On the lasting effects of remote work: "For every 100 employees, [JPMorgan] may need seats for only 60 on average. This will significantly reduce our need for real estate." (It's still planning to build its new New York City headquarters.)

Read the letter.

Big European soccer teams announce breakaway league

12 of world soccer's biggest and richest clubs announced Sunday they've formed a breakaway European "Super League" — with clubs Manchester United, Liverpool, Barcelona Real Madrid, Juventus and A.C. Milan among those to sign up.

Details: So far the breakaway league that's due to start in August consists of six clubs from England, three from Spain and three from Italy.

Keep reading... Show less

Senate Democrats settling on 25% corporate tax rate

The universe of Democratic senators concerned about raising the corporate tax rate to 28% is broader than Sen. Joe Manchin, and the rate will likely land at 25%, parties close to the discussion tell Axios.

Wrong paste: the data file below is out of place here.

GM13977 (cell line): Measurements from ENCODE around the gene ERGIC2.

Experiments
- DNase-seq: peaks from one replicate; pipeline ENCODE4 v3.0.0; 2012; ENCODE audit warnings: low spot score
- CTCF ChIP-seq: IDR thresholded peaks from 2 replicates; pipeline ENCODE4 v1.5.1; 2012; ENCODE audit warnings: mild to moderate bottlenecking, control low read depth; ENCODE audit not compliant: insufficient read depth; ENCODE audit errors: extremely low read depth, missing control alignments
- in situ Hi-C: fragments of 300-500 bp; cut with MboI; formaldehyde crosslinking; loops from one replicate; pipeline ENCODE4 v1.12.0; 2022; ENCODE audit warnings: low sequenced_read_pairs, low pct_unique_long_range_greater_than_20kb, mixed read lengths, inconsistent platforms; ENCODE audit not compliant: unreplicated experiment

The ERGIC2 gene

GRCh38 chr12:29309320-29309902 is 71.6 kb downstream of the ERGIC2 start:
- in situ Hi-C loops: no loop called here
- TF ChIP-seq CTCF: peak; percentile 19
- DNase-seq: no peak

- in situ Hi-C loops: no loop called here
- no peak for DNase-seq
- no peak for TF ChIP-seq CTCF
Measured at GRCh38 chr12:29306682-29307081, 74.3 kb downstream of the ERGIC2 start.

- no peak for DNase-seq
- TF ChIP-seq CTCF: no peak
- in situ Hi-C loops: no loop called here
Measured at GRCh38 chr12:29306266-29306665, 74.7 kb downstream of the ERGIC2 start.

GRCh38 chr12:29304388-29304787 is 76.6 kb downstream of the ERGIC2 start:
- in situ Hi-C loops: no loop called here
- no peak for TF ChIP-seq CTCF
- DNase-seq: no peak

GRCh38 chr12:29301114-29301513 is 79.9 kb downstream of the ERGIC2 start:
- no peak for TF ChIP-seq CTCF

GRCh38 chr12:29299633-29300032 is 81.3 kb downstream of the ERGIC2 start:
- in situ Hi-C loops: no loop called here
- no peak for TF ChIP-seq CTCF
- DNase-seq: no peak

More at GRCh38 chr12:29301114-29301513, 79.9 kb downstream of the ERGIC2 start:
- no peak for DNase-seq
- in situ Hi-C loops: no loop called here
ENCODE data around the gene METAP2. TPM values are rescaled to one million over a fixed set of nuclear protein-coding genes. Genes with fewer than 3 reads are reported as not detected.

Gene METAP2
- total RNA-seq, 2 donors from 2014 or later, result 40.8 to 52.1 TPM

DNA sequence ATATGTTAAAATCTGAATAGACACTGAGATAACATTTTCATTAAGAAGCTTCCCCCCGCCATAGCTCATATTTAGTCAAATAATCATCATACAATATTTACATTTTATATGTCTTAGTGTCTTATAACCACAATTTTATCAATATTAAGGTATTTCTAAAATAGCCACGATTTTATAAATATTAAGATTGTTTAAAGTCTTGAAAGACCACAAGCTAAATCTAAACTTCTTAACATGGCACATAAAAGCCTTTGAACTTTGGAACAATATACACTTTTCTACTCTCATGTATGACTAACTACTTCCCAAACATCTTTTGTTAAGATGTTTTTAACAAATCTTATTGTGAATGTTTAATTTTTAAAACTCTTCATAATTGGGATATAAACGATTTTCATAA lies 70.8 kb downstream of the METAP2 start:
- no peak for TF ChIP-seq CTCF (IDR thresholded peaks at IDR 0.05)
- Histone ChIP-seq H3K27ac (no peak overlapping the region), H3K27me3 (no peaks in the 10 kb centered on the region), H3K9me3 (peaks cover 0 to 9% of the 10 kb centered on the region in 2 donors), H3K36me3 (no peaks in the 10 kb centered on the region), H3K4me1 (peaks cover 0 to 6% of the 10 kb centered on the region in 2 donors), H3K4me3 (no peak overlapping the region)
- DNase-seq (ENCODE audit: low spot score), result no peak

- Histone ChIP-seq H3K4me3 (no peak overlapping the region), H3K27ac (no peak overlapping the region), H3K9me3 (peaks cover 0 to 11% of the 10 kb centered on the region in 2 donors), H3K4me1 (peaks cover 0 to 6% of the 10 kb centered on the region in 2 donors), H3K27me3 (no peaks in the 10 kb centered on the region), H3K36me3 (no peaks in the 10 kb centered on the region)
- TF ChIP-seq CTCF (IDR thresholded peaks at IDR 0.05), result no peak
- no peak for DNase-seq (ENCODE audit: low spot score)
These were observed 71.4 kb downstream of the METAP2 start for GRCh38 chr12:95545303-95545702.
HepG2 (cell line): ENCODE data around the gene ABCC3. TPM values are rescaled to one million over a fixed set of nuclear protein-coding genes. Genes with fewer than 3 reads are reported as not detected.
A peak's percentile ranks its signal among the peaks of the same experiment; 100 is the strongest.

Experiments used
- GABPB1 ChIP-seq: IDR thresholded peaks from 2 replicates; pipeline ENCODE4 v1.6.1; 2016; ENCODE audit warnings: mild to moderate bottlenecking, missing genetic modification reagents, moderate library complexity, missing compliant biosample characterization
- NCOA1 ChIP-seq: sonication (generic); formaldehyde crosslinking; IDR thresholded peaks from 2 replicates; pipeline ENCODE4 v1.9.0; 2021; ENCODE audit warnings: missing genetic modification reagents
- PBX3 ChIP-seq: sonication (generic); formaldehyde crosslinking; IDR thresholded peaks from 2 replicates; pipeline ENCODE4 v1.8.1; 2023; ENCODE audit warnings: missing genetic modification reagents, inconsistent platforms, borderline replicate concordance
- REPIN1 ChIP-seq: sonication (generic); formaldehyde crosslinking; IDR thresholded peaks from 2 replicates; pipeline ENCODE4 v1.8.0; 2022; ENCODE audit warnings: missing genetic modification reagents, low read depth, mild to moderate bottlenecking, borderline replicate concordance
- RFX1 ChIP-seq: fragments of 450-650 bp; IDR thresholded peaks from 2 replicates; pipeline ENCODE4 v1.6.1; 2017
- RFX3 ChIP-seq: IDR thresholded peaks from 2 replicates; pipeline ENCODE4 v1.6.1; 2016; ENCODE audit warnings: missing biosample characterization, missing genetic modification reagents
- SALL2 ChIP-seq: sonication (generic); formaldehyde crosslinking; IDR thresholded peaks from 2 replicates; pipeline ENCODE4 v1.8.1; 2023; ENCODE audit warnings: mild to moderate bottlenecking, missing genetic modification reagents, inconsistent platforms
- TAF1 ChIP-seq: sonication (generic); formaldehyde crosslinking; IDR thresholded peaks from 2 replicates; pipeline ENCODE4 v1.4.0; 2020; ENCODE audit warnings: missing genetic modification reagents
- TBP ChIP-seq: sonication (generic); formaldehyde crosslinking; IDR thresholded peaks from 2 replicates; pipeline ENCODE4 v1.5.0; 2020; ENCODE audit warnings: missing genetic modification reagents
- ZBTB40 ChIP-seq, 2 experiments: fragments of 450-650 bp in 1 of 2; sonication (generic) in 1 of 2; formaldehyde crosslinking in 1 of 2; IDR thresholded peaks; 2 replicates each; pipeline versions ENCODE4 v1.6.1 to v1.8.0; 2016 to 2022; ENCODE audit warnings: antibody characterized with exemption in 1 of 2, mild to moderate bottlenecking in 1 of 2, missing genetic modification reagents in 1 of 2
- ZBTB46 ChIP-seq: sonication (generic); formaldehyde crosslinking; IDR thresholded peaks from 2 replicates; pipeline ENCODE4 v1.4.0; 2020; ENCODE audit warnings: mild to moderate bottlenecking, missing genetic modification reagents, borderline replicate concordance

Why it matters: While increasing the rate from 21% to 25% would raise about $600 billion over 15 years, it would leave President Biden well short of paying for his proposed $2.25 trillion, eight-year infrastructure package.

Keep reading... Show less

Republican leaders raked in sizable donations from grassroots supporters

Republican leaders turned to grassroots supporters and raked in sizable donations after corporations cut them off post-Jan. 6.

Why it matters: If those companies hoped to push the GOP toward the center, they may have done just the opposite by turning Republican lawmakers toward their most committed — and ideologically driven — supporters.

Keep reading... Show less

CDC: Half of US adults have received one COVID-19 vaccine dose

Data: CDC; Chart: Axios Visuals

Half of US adults have received at least one dose of the COVID-19 vaccine and about a third are fully vaccinated, according to new data from the Centers for Disease Control and Prevention.

Why it matters: COVID-19 cases and hospitalizations are still on the rise, CDC director Rochelle Walensky said during Friday's White House COVID-19 briefing. With cases in many states being driven by variants, public health officials have emphasized the need to ramp up vaccinations.

Keep reading... Show less

Israeli intel agencies believe Vienna talks will lead to U.S. return to Iran nuclear deal